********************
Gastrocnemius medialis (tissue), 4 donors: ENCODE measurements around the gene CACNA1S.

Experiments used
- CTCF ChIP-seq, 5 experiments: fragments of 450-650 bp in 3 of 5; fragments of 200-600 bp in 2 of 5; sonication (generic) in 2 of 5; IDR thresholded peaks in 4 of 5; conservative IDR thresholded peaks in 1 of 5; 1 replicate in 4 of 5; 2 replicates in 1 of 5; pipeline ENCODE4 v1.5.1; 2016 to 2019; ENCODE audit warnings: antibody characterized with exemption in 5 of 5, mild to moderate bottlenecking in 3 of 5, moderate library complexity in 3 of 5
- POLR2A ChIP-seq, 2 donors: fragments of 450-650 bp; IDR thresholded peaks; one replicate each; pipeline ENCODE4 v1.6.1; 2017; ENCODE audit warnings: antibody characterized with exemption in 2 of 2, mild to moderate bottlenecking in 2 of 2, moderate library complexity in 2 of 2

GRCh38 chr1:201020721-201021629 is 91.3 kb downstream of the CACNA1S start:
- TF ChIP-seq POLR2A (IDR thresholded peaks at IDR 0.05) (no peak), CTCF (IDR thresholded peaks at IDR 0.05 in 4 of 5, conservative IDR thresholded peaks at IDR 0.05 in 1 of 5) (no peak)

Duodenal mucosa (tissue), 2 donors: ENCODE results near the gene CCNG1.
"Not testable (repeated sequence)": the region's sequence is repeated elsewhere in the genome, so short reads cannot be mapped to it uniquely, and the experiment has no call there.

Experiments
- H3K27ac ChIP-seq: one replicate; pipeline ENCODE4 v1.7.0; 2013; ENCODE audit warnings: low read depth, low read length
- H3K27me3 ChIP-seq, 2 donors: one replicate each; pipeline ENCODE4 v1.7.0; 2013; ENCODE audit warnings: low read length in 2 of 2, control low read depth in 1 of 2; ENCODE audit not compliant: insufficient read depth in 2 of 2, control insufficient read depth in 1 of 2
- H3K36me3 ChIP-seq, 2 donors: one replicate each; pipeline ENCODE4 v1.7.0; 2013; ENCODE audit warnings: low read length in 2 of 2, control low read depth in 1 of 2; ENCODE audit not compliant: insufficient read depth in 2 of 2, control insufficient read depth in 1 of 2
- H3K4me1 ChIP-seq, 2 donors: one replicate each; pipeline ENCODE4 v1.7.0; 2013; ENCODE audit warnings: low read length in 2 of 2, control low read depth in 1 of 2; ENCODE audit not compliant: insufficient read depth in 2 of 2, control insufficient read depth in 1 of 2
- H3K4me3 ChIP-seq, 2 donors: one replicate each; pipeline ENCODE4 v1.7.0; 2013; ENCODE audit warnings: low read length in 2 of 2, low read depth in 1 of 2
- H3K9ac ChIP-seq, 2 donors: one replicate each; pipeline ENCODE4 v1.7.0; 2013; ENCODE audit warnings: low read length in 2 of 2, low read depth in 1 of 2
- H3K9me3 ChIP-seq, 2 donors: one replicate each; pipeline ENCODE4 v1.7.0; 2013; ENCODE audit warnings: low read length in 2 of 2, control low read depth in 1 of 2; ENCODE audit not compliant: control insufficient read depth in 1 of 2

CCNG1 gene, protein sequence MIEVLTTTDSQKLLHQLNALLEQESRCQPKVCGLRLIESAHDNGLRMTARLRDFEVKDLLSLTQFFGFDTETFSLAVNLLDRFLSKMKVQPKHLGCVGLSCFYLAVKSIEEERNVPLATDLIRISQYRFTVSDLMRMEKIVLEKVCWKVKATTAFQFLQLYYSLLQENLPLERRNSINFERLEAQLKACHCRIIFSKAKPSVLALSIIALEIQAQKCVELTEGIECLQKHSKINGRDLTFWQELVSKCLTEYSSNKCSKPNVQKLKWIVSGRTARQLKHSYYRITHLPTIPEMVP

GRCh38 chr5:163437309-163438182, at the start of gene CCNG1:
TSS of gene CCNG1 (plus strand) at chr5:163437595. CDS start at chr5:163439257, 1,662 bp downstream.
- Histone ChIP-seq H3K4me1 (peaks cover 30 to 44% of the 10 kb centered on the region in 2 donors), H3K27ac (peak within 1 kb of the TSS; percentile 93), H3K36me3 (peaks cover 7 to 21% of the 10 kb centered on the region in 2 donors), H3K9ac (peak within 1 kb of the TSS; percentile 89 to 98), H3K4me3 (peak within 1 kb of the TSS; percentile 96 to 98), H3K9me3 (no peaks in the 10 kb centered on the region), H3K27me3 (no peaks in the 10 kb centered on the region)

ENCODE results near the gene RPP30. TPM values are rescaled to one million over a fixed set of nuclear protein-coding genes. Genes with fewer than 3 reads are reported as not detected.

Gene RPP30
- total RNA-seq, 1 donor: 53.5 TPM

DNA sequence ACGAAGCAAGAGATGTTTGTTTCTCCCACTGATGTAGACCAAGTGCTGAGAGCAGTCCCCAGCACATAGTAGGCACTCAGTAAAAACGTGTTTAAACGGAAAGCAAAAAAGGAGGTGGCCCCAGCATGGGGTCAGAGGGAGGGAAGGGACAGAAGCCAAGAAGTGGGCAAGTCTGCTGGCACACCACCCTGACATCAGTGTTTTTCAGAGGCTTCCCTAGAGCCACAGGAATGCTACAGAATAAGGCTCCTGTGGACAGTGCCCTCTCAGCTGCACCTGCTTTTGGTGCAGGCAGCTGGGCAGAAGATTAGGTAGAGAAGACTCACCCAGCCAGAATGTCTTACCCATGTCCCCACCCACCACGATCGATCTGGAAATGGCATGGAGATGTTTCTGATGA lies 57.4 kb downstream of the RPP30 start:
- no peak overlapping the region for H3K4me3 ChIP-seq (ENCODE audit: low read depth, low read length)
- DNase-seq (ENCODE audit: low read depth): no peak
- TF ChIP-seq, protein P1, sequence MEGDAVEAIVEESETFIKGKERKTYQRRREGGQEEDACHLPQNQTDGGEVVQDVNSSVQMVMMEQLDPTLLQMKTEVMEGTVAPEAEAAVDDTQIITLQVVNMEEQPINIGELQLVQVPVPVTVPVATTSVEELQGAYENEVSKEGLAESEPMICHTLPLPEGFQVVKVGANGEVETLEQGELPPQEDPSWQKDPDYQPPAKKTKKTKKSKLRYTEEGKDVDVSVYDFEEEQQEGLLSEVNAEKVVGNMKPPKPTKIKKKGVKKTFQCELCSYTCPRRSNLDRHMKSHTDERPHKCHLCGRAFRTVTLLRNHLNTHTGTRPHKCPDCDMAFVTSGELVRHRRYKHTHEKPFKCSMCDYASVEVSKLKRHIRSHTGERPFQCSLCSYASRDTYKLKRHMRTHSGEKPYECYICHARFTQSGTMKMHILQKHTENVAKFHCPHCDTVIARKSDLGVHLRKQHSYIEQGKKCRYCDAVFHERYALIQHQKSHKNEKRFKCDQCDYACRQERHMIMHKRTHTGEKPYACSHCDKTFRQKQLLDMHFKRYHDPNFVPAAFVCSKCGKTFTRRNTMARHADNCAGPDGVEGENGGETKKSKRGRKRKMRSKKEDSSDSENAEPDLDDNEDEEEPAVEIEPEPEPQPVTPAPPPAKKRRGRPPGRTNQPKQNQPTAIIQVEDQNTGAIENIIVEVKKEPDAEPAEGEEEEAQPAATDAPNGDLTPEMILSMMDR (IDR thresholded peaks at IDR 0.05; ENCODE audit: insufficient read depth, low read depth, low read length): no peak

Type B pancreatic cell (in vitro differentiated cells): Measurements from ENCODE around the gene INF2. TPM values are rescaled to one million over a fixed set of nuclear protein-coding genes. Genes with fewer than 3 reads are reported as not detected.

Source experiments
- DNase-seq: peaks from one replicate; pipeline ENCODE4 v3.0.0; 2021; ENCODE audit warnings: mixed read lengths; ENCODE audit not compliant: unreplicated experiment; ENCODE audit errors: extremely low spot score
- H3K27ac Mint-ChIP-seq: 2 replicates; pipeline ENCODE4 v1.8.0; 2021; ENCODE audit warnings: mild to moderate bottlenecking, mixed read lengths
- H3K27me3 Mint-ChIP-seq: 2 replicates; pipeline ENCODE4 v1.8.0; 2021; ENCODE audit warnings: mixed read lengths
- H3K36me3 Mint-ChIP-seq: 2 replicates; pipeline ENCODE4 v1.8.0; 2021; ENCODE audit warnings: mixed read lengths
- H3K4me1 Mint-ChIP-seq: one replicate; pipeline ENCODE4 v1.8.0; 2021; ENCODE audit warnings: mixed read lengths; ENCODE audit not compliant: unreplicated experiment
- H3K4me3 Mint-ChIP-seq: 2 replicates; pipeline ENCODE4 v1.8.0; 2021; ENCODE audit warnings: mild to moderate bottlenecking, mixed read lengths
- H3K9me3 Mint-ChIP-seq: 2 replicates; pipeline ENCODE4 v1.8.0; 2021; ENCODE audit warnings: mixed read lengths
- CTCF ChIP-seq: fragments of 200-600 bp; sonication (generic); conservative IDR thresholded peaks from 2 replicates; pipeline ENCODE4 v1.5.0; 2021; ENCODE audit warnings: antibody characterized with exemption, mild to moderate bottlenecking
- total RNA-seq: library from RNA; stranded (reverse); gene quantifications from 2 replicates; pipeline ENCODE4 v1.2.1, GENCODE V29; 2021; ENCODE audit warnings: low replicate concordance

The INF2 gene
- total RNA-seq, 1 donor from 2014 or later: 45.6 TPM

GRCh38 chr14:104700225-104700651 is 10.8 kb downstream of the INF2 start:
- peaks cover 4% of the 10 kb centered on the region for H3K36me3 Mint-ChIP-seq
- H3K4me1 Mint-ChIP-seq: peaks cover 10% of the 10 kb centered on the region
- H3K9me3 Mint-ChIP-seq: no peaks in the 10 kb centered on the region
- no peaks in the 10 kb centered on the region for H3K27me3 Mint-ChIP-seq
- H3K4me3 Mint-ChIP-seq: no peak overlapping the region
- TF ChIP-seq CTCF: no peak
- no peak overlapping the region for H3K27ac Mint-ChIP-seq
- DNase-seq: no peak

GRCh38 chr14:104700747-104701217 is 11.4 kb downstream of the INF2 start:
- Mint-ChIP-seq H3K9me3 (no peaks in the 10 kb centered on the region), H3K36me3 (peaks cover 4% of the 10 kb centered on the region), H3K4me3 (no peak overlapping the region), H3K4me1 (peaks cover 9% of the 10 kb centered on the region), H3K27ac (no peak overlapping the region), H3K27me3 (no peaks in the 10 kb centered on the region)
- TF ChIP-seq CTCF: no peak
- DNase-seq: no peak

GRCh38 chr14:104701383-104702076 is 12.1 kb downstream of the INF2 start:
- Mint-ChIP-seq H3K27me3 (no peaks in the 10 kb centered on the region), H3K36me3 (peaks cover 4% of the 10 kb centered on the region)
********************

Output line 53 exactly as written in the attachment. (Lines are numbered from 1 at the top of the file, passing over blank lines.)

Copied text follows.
- DNase-seq: no peak